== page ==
I guess the statement behind the 48Hr Challenge is precisely that it is now perfectly possible to make proper Sci-Fi films with very limited money and time. Sci-Fi is often synonymous with vfx-heavy productions, stratospheric budgets. But today the democratisation of the tools available to film-makers really levels the playing field and we see an amazing increase of production value over the whole spectrum. Even the most basic wedding film can rival with Hollywood imagery nowadays. Set aside the archetypal home-made YouTube clip, it doesn't take much money and knowledge to reach a good standard. Ironically the immediate consequence is that technique doesn't matter much any more. What makes your film stand out is not really the gear you use or the amazing effect you put in but just and simply what you have to say. Isn't it the most important after all?
I have a technical background, I used to be a cameraman before shifting to vfx. But I came to the conclusion that your best cinematography is your location, your best vfx is your actor, and your best production value is your idea. Characters and narrative first, technique second. It might sound obvious but I have to admit it was not to me up to fairly recently. Vfx should only serve the production, give a hand and disappear. I like visual effects when you can't see them at all. Gattaca by Andrew Niccol and Solaris by Tarkovsky are amongst my best Sci-Fi films of all times, and that's because they put story-telling as well as characters first and don't rely on gizmos and vfx gadgets to fill the gap. Those films are good stories first and foremost before being Sci-Fi products. The opposite of that for me is Star-Wars (oops too late, I said it!) I know it's blasphemy but I find the epic battles and intergalactic stuff utterly boring because emotionally nothing much happens really. They did pioneered a lot if thing technically but story wise I find it very basic - That's it now Lucas will never produce my films... Oh well, he retired now.. :) -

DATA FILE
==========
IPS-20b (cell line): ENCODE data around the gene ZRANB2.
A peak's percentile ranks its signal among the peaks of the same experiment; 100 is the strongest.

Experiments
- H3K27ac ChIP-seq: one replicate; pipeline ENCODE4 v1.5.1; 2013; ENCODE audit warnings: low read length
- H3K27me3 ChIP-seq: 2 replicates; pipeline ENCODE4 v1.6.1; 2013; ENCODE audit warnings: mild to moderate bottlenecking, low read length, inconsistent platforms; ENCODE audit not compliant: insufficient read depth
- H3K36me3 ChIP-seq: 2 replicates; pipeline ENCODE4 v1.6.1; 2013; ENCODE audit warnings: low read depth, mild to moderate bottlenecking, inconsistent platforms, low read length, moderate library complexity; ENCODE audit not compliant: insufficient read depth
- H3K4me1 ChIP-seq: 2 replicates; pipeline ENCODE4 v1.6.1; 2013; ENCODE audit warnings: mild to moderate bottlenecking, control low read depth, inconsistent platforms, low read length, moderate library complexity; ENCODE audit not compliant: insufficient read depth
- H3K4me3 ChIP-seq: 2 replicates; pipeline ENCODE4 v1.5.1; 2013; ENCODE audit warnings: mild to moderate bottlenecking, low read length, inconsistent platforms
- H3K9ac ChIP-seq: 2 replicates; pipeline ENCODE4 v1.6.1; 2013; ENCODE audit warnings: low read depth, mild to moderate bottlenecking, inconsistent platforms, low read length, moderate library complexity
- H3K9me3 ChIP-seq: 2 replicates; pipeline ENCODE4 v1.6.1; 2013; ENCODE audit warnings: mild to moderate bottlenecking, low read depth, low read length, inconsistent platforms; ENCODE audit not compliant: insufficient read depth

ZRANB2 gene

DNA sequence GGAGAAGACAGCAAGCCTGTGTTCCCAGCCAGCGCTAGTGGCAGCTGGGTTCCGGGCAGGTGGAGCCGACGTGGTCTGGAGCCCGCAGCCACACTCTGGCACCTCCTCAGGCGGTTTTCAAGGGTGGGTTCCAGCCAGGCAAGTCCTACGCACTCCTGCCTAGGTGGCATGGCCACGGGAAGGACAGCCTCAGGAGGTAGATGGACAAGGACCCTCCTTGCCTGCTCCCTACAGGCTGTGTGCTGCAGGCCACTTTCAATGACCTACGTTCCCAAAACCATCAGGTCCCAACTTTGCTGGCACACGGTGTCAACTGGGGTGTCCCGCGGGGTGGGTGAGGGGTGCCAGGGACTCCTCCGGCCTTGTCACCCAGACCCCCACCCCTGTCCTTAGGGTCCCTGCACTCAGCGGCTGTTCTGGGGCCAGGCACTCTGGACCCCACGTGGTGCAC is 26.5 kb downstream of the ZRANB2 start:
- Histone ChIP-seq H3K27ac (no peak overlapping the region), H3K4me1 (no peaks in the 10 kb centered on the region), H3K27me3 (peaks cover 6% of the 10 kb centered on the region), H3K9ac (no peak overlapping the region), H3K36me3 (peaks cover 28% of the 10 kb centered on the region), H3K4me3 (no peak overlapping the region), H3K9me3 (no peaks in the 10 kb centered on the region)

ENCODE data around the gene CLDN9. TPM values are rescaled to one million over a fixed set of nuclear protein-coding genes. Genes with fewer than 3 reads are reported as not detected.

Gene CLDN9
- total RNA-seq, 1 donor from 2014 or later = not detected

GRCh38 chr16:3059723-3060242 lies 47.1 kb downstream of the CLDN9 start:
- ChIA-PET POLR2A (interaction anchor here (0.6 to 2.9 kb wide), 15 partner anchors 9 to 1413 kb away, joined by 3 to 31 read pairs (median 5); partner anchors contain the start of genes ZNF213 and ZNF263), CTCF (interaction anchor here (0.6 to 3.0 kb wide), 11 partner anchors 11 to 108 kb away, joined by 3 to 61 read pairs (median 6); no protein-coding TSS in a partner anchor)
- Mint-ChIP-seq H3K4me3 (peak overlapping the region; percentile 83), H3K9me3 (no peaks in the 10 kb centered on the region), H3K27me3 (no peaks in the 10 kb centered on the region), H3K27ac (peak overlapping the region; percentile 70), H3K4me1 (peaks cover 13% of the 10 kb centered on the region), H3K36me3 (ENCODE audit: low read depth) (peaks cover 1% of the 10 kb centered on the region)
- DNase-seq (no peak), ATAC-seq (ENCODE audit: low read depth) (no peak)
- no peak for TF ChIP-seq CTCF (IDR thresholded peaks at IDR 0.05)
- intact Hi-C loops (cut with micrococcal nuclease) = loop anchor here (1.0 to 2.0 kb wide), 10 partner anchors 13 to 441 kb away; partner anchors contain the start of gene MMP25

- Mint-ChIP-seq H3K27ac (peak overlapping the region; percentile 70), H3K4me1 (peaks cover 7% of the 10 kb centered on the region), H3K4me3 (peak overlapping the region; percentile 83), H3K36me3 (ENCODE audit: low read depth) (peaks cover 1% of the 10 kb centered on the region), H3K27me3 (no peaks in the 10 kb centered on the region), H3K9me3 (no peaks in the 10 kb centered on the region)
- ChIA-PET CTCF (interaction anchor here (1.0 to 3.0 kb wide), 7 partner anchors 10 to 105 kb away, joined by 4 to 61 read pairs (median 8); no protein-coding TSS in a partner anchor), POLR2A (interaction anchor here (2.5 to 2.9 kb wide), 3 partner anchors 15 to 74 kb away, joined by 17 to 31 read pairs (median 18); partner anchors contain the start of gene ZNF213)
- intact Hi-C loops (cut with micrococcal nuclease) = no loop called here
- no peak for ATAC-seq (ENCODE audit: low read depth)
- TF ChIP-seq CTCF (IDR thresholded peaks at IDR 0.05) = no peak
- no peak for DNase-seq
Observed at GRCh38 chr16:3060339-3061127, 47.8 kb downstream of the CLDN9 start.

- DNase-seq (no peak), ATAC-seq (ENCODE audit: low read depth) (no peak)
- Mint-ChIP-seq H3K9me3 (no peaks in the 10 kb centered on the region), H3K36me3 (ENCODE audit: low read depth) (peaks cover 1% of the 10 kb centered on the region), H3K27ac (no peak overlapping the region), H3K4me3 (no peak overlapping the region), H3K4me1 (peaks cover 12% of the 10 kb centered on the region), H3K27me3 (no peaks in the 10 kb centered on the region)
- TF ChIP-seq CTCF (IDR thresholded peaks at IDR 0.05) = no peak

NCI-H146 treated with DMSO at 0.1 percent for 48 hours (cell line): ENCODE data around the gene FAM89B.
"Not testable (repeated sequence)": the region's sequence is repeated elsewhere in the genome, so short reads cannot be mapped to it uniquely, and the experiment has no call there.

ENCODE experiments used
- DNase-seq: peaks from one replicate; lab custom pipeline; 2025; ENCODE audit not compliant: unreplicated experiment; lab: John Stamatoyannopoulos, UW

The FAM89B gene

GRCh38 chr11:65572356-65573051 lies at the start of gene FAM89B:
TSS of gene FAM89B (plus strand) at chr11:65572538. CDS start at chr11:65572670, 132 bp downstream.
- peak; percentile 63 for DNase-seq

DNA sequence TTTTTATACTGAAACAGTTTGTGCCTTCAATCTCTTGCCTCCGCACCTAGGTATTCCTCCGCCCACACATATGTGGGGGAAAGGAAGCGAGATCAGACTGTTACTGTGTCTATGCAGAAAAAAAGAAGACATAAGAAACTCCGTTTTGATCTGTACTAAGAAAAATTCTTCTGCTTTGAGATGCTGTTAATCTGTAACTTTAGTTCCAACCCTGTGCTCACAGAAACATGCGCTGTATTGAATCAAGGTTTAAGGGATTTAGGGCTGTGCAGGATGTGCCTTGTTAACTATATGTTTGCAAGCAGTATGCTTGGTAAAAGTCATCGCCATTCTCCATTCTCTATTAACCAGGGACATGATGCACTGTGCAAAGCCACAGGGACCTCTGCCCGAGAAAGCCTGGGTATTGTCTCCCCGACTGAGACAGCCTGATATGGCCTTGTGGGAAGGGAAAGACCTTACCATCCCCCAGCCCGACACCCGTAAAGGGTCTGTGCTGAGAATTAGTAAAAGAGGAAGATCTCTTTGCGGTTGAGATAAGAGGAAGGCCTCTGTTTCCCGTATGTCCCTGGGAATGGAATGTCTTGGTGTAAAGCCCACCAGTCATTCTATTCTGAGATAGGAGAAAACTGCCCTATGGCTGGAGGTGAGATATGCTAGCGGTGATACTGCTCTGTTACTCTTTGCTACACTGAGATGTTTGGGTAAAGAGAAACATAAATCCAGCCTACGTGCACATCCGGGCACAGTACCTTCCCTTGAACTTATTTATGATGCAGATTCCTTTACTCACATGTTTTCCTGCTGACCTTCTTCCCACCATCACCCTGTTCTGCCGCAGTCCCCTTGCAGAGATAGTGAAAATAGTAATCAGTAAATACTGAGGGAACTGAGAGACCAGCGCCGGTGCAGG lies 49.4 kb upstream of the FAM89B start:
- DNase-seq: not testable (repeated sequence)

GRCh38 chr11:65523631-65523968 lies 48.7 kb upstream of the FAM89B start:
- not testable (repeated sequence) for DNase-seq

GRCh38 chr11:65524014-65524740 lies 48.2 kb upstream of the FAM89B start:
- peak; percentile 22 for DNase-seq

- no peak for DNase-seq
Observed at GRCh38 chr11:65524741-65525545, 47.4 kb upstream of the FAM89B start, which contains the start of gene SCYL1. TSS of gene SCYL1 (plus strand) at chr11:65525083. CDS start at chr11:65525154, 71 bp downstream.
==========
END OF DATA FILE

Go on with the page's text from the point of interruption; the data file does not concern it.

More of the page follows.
In my previous professional life I had the chance to be part of big productions where the second unit alone was composed of hundreds of people. That's great, it feeds many families, but honestly when you look at the final result, be it amazing, it's not necessarily hundreds time better. In other words, when you compare a very good 1 million dollars film with a very good 200 millions dollars film, in most cases the later is hardly 200 times better. Big money is no guaranty of quality. Plus the advantage of the 1 million dollars film is that it only takes 1 million to start making profit. The film industry has been known since ever for its whimsical excesses and waste. I've witnessed those things. Now the indy film-makers really push the boundaries and prove everyday out of pure necessity that it can be done in a more efficient and smarter way. When you don't have the money you have to find other ways. And again I am convinced that in 2 years time Spielberg and the wedding video guy will use the exact same camera.
I love what's happening at the moment. The combination of internet and the democratisation of film tools is a complete game changer that shakes the old elitist model. If you're prone to nostalgia it's frightening but if you believe that the higher the number of guests the better the party then it's a wonderfully time for film-making and I feel that's very much the spirit of the 48Hr Challenge.
Watch 'Free Zone' here.